An IFA has been unsuccessful in his attempt to salvage more than £200,000 in commission from Aviva after the company he had advised moved its employees to a new pensions platform ending his services.
In a High Court decision from January, Judge Halliwell dismissed the adviser’s claim against provider Aviva and the company he had advised, saying he could not find any breach of contract and therefore Aviva was right to claw back £204,392 in commission.
Richard Wales, an independent financial adviser whose firm goes by the name Selective Investment Services, sought to recover £204,392 in commission for his services when advising property management firm CBRE on its workplace pension.
With Mr Wales’ advice, CBRE’s employees were placed into a workplace pension scheme with Aviva in 1999, which then paid commission on the pension contributions.
However, commission was not paid directly to Mr Wales as he was an appointed representative of DBS Financial Management which was subsequently bought by Sesame.
Aviva paid the commission directly to these firms which then gave Mr Wales a share of the amounts they received.
Mr Wales’ dispute came after CBRE made the decision to move its employees to a new pensions platform and terminate his services following the introduction of auto-enrolment.
Following these rules changes were also made to the charging structure to restrict or eliminate commission based schemes and allow for better transparency.
The judgment stated: “By 2011, Mr Wales was aware of much of the planned statutory change and understood this was likely to mean the old commission based schemes would be brought to an end and it would become necessary for independent financial advisers to move to fees based models or remuneration schemes based on a percentage of the funds under their management.”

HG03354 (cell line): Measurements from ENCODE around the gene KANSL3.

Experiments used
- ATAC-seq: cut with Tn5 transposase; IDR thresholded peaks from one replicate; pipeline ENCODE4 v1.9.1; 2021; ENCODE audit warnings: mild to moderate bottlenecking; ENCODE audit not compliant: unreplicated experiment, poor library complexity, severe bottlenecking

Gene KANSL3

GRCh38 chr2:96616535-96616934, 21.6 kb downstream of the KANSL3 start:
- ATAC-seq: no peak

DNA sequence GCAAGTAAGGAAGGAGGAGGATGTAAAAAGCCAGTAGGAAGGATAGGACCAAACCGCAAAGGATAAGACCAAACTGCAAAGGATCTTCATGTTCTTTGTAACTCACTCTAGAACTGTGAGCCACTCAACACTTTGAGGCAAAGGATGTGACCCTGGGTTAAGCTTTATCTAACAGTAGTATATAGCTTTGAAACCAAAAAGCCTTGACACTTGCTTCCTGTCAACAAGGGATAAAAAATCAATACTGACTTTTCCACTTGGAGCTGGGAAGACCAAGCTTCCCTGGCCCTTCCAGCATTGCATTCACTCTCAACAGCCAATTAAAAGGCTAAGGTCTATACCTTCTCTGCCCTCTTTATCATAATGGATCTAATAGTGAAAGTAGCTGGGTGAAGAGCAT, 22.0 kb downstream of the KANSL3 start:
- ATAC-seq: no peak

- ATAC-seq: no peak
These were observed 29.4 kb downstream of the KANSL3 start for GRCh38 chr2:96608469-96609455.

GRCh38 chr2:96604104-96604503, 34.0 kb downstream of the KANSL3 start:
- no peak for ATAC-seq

Once the employees were moved to a new scheme Aviva no longer had to pay Mr Wales commission under the original arrangements. And as it had paid Mr Wales in advance, Aviva sought to claw back £204,392 in payments.
Mr Wales argued that Aviva was under a contractual obligation to pay him commission.
But Judge Halliwell said it was understood that Mr Wales’ would be paid from the payment of the pension contributions and that if contributions ceased for whatever reason his commission would also stop.
Judge Halliwell said: “By the same logic, commission paid in advance of such contributions would be clawed back if the contributions never materialised.
"By advancing a claim to such commission, Mr Wales challenges the contractual basis on which he was remunerated.”
He concluded the claims against Aviva and CBRE should be dismissed.
Judge Halliwell said: “[Mr Wales] has failed to establish his claim against CBRE, whether for breach of contract or otherwise. Any such claim is fundamentally inconsistent with the conditions on which he was engaged to provide services.
“Mr Wales's claims against Aviva fail on the basis that Mr Wales and Aviva did not enjoy a contractual relationship with one another and, in the hypothetical event they did, I am not satisfied Aviva has committed an actionable breach.”